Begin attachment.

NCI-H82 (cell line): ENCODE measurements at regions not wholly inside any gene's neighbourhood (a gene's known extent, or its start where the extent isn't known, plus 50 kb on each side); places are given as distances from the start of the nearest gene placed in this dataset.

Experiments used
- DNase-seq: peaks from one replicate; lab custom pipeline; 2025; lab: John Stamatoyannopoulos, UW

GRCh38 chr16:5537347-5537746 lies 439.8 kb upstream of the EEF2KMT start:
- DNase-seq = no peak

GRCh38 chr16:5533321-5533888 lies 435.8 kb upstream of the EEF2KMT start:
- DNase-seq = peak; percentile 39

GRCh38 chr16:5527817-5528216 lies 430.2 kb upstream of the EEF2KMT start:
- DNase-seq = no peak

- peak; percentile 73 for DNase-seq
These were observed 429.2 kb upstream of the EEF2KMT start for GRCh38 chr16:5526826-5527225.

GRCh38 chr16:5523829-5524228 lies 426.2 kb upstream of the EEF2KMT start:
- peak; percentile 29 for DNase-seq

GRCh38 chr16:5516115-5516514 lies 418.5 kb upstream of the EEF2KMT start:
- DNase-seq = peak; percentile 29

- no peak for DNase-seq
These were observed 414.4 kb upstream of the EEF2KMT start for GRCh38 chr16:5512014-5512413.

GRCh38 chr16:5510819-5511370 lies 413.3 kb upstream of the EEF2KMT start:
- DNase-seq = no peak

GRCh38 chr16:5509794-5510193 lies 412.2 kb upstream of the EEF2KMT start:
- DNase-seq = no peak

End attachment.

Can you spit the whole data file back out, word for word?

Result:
NCI-H82 (cell line): ENCODE measurements at regions not wholly inside any gene's neighbourhood (a gene's known extent, or its start where the extent isn't known, plus 50 kb on each side); places are given as distances from the start of the nearest gene placed in this dataset.

Experiments used
- DNase-seq: peaks from one replicate; lab custom pipeline; 2025; lab: John Stamatoyannopoulos, UW

GRCh38 chr16:5537347-5537746 lies 439.8 kb upstream of the EEF2KMT start:
- DNase-seq = no peak

GRCh38 chr16:5533321-5533888 lies 435.8 kb upstream of the EEF2KMT start:
- DNase-seq = peak; percentile 39

GRCh38 chr16:5527817-5528216 lies 430.2 kb upstream of the EEF2KMT start:
- DNase-seq = no peak

- peak; percentile 73 for DNase-seq
These were observed 429.2 kb upstream of the EEF2KMT start for GRCh38 chr16:5526826-5527225.

GRCh38 chr16:5523829-5524228 lies 426.2 kb upstream of the EEF2KMT start:
- peak; percentile 29 for DNase-seq

GRCh38 chr16:5516115-5516514 lies 418.5 kb upstream of the EEF2KMT start:
- DNase-seq = peak; percentile 29

- no peak for DNase-seq
These were observed 414.4 kb upstream of the EEF2KMT start for GRCh38 chr16:5512014-5512413.

GRCh38 chr16:5510819-5511370 lies 413.3 kb upstream of the EEF2KMT start:
- DNase-seq = no peak

GRCh38 chr16:5509794-5510193 lies 412.2 kb upstream of the EEF2KMT start:
- DNase-seq = no peak